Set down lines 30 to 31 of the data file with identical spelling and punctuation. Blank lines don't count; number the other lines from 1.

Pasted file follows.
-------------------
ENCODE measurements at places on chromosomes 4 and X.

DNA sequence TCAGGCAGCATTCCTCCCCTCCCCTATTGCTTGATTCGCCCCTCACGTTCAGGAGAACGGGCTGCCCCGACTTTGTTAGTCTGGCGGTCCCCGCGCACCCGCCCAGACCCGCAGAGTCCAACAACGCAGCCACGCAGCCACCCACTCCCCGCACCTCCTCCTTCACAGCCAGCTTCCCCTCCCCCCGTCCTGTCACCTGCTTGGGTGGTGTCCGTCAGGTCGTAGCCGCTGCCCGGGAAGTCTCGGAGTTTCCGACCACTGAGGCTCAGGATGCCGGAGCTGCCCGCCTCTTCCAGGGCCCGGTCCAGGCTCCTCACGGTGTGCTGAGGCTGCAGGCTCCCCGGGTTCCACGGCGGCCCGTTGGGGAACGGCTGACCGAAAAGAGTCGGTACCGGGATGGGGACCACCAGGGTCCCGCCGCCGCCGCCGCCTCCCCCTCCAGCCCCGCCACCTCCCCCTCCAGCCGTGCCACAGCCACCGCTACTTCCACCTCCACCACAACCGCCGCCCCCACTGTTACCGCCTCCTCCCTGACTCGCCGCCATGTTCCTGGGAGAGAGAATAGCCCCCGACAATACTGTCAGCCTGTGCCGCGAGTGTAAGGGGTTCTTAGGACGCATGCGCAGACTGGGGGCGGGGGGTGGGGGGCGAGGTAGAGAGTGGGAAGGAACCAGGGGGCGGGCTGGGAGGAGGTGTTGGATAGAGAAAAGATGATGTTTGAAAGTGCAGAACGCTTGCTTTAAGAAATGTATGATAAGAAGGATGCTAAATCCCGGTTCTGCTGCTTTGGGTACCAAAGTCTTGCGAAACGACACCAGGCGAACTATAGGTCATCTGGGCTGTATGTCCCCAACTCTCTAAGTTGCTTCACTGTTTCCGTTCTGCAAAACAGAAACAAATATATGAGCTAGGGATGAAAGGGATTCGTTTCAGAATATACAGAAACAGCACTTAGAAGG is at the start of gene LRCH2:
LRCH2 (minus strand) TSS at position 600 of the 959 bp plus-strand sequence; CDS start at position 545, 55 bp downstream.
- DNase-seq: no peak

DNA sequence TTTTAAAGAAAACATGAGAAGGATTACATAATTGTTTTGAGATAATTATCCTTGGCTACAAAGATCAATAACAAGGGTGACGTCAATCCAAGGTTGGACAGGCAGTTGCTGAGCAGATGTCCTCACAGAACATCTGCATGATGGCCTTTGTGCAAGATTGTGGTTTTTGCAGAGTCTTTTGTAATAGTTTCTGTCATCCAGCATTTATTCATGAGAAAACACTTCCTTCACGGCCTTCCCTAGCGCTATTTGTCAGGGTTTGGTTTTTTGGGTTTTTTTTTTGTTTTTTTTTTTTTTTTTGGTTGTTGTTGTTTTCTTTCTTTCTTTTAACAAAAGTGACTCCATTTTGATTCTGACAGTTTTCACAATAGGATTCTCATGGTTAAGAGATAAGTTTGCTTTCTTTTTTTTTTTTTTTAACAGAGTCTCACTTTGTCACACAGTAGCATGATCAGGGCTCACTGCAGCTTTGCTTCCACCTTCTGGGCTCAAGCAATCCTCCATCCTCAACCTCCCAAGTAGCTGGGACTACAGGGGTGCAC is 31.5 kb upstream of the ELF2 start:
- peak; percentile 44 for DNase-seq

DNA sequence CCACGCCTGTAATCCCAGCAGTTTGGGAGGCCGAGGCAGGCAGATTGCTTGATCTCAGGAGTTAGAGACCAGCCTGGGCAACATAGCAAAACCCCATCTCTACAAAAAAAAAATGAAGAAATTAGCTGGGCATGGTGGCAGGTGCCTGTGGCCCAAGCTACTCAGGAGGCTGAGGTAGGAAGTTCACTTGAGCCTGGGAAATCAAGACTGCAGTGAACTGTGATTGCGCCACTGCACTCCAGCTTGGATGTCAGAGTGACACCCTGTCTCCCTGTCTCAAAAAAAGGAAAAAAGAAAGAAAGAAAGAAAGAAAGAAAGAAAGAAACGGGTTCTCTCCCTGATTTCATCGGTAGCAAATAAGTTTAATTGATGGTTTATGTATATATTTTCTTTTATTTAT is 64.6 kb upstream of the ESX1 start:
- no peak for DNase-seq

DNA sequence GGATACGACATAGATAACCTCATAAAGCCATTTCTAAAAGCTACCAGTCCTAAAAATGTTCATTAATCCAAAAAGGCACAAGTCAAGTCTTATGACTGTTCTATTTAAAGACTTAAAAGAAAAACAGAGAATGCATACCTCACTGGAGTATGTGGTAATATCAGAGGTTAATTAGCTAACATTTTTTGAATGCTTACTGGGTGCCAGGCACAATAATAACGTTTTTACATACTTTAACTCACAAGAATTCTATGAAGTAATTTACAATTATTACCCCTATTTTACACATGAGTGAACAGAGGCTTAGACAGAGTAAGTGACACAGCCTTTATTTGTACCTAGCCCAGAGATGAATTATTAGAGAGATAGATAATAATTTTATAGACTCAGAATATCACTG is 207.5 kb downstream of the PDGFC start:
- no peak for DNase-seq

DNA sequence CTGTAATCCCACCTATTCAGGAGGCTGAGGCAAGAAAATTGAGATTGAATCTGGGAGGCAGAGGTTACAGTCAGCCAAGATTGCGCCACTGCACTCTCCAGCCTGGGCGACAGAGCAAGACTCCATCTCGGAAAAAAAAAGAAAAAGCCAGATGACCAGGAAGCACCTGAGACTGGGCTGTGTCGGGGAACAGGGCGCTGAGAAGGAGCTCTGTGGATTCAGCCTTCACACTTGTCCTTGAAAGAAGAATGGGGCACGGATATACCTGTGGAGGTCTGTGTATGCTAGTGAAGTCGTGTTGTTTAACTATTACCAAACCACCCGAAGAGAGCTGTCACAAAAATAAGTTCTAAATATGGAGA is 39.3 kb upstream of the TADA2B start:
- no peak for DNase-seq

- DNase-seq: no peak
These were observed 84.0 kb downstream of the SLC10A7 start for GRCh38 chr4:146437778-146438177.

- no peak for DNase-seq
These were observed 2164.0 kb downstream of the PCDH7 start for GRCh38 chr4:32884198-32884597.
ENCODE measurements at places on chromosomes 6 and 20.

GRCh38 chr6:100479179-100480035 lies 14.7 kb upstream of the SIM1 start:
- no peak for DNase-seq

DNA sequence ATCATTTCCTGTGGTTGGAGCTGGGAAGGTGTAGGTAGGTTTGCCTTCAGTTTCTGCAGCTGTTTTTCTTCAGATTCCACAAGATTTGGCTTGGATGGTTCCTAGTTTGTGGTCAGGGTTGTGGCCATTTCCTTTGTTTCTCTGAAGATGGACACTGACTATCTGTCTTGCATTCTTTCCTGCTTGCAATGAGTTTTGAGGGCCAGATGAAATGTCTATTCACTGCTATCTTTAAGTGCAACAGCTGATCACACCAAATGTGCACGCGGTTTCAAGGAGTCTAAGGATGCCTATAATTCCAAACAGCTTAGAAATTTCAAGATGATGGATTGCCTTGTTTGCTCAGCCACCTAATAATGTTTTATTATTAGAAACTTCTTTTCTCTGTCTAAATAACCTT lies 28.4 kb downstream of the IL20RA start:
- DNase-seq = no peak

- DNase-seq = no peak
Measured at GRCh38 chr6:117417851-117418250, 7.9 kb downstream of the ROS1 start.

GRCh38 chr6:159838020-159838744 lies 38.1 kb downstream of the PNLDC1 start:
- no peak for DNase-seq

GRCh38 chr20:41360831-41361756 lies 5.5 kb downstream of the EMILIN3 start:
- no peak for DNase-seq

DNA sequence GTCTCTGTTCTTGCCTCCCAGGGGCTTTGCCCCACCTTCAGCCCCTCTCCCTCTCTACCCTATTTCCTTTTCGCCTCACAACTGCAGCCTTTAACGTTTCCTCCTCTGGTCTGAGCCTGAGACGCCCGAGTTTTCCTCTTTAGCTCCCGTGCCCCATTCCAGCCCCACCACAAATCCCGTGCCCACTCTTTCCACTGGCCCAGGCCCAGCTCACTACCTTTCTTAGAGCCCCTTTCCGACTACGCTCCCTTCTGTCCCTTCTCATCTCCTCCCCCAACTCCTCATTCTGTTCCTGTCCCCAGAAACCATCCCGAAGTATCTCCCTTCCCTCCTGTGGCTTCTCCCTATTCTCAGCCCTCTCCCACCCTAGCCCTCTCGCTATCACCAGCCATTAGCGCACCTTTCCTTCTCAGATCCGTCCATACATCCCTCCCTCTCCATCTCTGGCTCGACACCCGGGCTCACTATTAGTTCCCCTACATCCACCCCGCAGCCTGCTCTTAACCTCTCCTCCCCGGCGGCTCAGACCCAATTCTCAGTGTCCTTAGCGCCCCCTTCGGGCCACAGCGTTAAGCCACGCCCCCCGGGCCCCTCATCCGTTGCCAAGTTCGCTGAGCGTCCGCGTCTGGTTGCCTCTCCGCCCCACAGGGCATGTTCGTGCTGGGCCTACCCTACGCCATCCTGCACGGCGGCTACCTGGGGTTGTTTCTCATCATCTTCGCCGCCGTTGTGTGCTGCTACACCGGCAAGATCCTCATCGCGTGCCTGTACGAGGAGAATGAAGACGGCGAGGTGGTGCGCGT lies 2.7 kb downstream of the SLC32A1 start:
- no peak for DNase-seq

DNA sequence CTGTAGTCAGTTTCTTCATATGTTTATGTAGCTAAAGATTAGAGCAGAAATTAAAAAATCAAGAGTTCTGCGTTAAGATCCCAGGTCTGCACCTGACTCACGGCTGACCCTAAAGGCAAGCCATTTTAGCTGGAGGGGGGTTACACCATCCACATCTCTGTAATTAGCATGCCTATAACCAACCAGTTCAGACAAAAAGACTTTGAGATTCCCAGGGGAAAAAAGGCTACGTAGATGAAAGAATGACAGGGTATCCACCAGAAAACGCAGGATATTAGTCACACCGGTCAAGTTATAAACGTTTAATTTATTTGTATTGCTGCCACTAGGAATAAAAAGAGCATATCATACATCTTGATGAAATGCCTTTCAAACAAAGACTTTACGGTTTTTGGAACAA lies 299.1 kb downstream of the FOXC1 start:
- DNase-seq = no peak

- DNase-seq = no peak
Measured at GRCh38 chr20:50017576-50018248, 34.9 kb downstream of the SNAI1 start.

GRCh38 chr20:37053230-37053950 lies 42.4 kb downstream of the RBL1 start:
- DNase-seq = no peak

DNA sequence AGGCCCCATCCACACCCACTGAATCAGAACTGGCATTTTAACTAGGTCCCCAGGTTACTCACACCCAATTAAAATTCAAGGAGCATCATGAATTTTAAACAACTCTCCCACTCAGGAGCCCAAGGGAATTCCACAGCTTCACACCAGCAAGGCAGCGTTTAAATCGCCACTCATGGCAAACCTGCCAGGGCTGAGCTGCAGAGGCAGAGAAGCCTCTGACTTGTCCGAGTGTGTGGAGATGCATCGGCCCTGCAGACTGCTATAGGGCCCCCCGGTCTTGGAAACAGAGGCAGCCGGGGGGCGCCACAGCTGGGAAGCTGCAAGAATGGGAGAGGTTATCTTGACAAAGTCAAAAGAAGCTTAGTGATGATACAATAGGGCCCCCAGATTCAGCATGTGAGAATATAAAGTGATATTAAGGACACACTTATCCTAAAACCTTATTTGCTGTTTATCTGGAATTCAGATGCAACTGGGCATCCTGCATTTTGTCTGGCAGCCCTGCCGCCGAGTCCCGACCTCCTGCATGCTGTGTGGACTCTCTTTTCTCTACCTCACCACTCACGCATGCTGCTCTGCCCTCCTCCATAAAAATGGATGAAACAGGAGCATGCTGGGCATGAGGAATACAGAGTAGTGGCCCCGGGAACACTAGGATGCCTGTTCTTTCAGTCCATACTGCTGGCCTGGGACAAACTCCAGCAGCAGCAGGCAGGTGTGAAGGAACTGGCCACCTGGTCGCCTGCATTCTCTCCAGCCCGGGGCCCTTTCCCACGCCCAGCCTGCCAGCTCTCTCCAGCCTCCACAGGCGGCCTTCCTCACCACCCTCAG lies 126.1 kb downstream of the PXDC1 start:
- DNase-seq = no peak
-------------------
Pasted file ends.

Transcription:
DNA sequence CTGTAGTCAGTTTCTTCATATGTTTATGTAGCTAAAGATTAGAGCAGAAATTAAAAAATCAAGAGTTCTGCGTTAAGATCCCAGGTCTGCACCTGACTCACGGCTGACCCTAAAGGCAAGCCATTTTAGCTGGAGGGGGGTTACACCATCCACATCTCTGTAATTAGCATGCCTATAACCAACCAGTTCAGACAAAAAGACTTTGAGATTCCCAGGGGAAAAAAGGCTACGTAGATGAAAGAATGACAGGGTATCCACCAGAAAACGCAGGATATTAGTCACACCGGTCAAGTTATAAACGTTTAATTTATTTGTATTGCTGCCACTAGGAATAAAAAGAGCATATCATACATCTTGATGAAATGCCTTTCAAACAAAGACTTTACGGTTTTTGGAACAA lies 299.1 kb downstream of the FOXC1 start:
- DNase-seq = no peak